What do exhaled substances tell about someone’s health status? This is a question that also DZL scientists are posing. They just published results on asthma diagnosis through breath analysis in the European Respiratory Journal. The results were disappointing, but the conclusions are important.
The patient exhales in a tube, the clinical lab analyses ingredient substances, the physician diagnoses. Such a process could be beneficial: the risk of complications inherent to blood drawing or surgical removal of tissue for diagnostic purposes would be reduced. This is one of the reasons why ‘breathomics’ became very popular recently. The relatively new research area deals with exhaled volatile organic compounds (VOCs). The crucial question: is it possible at all to tell just from breath, if someone is ill or healthy? And how can we determine this? Detection methods range from non-technical solutions – such as cancer-sniffing dogs – to electronic noses which allow for live analysis of substance patterns. These experiments are based on the assumption that particularly lung diseases have an impact on breath composition.
Using breath exhalates of 133 patients of the ALLIANCE cohort, DZL researchers tried to discern different asthma subtypes. The disappointing result: none of the VOCs they found gave a statistically significant difference. The results have been published recently in the European Respiratory Journal. Though some earlier studies found differences, the DZL researchers emphasize that breath analysis for asthma – and other diseases – is far from being implemented into clinical practice. First, methodological issues have to be solved and results of research groups have to be validated externally. Dr. Olaf Holz (Fraunhofer-ITEM in Hanover), first author of the paper and dealing with the topic for several years says: “Although we reported ‚negative results‘, the feedback on our paper is tremendous. The question, if detection of exhaled VOCs is ready for the clinic, is important to the community.” There is another possibility for these ‘negative results’: there are really no biomarkers for asthma in exhaled breath. Further studies should clarify this.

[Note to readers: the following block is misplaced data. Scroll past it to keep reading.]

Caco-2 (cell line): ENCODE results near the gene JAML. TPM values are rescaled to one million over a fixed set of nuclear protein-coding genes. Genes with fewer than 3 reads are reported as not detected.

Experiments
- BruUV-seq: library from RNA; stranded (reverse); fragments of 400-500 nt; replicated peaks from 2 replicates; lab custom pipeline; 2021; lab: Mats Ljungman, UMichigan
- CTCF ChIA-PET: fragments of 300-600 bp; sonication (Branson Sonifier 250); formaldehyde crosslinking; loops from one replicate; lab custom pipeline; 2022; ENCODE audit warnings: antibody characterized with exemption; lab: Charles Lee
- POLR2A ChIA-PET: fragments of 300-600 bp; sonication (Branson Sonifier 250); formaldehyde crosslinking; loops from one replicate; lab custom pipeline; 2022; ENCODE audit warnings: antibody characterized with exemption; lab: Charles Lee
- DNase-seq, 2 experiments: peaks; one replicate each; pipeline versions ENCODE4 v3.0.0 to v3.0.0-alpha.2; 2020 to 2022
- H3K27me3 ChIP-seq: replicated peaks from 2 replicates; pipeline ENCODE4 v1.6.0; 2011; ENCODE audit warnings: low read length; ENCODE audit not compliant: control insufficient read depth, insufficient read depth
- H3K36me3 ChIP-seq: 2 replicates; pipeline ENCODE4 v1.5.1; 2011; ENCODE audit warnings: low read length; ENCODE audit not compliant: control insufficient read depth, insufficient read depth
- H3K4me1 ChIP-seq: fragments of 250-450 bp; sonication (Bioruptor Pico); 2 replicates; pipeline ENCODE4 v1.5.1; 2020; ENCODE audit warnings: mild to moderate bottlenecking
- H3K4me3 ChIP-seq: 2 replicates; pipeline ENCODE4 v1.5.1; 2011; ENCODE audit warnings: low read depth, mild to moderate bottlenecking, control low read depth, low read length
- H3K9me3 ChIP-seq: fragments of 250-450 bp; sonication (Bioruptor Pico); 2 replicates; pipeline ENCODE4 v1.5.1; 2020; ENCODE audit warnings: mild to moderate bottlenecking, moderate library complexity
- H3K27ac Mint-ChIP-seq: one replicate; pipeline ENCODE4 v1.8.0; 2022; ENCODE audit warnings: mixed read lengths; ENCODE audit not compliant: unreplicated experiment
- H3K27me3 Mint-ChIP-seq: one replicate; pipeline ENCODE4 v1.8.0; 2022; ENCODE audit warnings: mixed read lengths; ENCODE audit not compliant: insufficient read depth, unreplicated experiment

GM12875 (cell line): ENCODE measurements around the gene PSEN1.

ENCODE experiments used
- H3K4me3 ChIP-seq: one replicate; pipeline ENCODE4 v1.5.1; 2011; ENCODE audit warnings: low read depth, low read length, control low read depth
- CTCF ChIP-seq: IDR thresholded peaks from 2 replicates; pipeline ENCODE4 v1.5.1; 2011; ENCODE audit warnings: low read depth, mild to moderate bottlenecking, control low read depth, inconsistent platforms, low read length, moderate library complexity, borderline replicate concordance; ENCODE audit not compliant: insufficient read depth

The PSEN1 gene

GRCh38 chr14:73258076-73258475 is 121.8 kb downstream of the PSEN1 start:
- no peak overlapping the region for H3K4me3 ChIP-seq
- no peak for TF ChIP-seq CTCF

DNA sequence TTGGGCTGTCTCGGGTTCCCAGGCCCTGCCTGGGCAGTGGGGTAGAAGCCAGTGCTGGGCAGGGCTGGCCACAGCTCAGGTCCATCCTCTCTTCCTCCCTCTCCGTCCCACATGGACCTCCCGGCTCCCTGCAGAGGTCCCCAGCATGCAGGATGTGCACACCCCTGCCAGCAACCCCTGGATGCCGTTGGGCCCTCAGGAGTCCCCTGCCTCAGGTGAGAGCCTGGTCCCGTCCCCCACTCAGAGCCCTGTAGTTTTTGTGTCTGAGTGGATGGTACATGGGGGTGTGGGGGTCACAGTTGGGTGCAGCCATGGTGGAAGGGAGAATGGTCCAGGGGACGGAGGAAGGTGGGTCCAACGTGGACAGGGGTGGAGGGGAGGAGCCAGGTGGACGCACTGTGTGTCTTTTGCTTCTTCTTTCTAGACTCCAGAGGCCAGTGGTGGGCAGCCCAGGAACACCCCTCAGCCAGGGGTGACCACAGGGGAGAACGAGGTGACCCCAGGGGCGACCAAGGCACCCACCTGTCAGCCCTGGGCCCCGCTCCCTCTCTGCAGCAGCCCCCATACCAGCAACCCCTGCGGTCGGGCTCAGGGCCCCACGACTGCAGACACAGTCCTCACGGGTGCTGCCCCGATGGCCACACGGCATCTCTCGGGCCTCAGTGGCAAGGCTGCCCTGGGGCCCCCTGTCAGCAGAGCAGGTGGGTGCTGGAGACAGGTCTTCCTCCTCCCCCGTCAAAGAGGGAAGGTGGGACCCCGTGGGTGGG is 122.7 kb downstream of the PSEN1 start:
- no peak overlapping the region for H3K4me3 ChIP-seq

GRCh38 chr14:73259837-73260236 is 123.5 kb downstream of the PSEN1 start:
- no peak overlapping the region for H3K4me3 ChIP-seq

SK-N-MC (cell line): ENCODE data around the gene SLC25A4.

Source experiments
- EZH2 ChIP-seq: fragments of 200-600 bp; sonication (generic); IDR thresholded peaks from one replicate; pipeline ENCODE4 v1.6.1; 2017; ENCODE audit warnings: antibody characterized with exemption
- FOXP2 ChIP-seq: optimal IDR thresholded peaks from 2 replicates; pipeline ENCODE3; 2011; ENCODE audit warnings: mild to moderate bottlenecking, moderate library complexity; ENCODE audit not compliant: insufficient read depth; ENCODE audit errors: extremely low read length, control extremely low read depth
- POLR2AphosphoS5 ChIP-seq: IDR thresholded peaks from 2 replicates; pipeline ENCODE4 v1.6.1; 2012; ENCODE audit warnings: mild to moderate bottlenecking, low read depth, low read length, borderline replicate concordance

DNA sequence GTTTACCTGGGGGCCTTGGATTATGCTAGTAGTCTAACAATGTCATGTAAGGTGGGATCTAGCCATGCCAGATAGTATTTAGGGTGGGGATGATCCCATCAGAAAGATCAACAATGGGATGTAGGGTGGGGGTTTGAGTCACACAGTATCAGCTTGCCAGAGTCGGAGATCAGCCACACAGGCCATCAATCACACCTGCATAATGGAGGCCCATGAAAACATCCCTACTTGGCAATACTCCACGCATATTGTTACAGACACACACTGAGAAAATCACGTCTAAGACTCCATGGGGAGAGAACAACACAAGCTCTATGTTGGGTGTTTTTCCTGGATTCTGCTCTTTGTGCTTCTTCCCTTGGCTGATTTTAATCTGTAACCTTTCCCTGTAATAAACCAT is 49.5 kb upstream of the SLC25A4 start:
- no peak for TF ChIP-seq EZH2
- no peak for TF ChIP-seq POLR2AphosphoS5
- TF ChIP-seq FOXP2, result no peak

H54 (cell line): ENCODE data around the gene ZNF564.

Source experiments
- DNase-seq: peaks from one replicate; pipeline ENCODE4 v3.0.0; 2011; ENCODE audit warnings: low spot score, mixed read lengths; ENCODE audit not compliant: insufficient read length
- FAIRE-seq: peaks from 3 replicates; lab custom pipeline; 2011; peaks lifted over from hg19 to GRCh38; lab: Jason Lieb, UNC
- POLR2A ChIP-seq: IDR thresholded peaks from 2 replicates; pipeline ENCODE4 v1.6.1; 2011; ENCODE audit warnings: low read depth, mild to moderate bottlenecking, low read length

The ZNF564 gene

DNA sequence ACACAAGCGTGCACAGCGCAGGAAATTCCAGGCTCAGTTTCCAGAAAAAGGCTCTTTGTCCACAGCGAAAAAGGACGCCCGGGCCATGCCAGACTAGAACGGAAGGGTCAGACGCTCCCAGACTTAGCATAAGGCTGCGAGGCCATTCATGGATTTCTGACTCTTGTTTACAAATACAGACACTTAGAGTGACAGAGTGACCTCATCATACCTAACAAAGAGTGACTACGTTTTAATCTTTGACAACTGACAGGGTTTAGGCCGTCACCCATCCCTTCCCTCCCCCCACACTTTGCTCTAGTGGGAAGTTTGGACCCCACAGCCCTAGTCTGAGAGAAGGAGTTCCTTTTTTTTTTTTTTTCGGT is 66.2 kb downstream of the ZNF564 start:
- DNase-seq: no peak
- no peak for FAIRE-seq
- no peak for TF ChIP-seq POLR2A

Scientists of DZL sites ARCN (LungenClinic Grosshansdorf, University Medical Center Schleswig-Holstein and Pulmonary Research Institute), BREATH (Fraunhofer-ITEM and Medical School Hanover) and CPC-M (Clinic of the Ludwig Maximilians University Munich) collaborated in this study.
DZL is conducting another study on exhaled breath analysis (without looking at VOCs): In EMoLung, researchers intend to predict the course of a lung cancer disease by studying ribonucleic acids.
An established biomarker of exhaled breath is nitric oxide (NO) which indicates inflammation. As its chemical nature is inorganic, NO isn’t considered as VOC.
Source: Holz O*, Waschki B*, Watz H, Kirsten A, Abdo M, Pedersen F, Weckmann M, Fuchs O, Dittrich A-M, Hansen G, Kopp MV, v. Mutius E, Rabe KF, Hohlfeld JM**, Bahmer T** (2020) Breath volatile organic compounds and inflammatory markers in adult asthma patients – negative results from the ALLIANCE cohort. Eur Respir J: 2002127 (ARCN, BREATH, CPC-M)
*,**: shared first or senior authorship, respectively